According to the Daily Mail, there are 4,000 negative ions per cubic centimeter in fresh country air and up to 10,000 negative ions in waterfalls and sea water. By contrast, in crowded cities, the amount is barely 100.

Summer air is more concentrated with negative ions than other seasons, according to SAD studies at Columbia University. Just one more reason to put down your electronic device, pack a picnic and head outdoors.

More ways to naturally increase your exposure to negative ions 

  • Hike to a waterfall
    No disrespect to TLC, but we urge you to go chase some waterfalls this summer. It’s one of the best ways to soak up tons of healthy negative ions.

    The crashing water generates these ions due to the Lenard effect, also known as spray electrification or waterfall effect. Theorized by 20th century Nobel prize-winning scientist Philipp Lenard, the Lenard effect shows that air molecules charge themselves negatively when water droplets collide. 
     
  • Spend a day at the beach
    Ah, the sweet ocean breeze. You always suspected it was therapeutic, and as it turns out, you’re probably right. Much like the science behind waterfalls, negative ions are generated at the beach when the waves splash against the shore.

    The salty sea air is also charged with negative ions. Just one more reason to break out your beach towel, grab your sun hat and dig your bare feet into the sand (you may even end up absorbing negative ions through your feet).

  • Go camping in the forest
    If you’ve ever read Shel Silverstein’s “The Giving Tree,” you already know how generous trees can be. But this isn’t just fiction.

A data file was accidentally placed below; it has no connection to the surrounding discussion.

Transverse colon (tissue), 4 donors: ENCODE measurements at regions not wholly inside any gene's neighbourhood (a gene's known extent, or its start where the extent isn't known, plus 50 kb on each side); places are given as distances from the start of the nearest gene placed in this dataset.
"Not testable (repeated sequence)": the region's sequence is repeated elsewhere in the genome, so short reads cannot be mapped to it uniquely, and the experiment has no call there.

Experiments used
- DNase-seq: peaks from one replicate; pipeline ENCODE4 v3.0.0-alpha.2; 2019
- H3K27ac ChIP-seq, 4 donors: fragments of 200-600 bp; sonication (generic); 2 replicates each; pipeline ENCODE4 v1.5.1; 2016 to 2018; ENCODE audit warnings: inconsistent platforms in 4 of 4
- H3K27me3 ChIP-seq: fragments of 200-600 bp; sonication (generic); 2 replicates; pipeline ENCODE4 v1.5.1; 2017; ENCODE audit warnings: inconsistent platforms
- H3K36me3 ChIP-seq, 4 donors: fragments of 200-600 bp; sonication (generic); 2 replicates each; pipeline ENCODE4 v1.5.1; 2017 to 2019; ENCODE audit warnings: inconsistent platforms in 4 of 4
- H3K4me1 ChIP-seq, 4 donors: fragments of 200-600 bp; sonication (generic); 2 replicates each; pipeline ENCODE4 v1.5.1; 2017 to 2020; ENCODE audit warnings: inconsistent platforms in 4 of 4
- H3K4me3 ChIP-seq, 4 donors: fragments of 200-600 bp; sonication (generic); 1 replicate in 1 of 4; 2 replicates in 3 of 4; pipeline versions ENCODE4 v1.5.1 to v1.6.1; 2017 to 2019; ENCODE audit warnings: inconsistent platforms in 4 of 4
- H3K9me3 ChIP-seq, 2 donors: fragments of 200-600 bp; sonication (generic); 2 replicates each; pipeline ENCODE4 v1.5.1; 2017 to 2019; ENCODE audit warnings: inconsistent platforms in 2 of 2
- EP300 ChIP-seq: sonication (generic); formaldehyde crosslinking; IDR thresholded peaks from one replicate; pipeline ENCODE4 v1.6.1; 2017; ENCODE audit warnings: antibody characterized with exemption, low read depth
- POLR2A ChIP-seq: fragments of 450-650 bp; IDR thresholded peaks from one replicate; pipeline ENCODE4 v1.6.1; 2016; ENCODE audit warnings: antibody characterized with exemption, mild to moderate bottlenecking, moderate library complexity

Trees are like nature’s toothbrush. They not only produce fresh oxygen but also ions. Australian researchers from Queensland University of Technology discovered that radon concentration was nearly doubled in some wooded areas versus open grassy areas.

    This is significant because the radon is absorbed by the trees through groundwater then released into the air as negative ions.

    Along with spending more time in the forest or the mountains, you might also want to try surrounding yourself with plants at home.

  • Take a shower
    Ok, ok, your shower isn’t out in nature, but it’s probably where you’ll spend a few minutes after several hours in the sweltering sun.

    Your steamy shower is like a waterfall for your home and also produces negative ions. While not the same as a day at the beach, it’s a convenient way to get soak up some ions, especially for city dwellers.

    Speaking of showers, rain showers also produce negative ions. Next time there’s some wet weather in your neck of the woods, don’t be afraid to leave the umbrella at home and let the good vibes reign.

In today’s digital age, the average person spends about four hours a day on their smartphone. That can add up to a lot of positive ions!

While there’s more research needed to determine the exact impact of these microscopic atoms, we’re using them as another excuse to unplug and enjoy time with family and friends without the constant nagging of your digital life.

A little alone time away from your smartphone may do wonders for your health.

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Aleza Freeman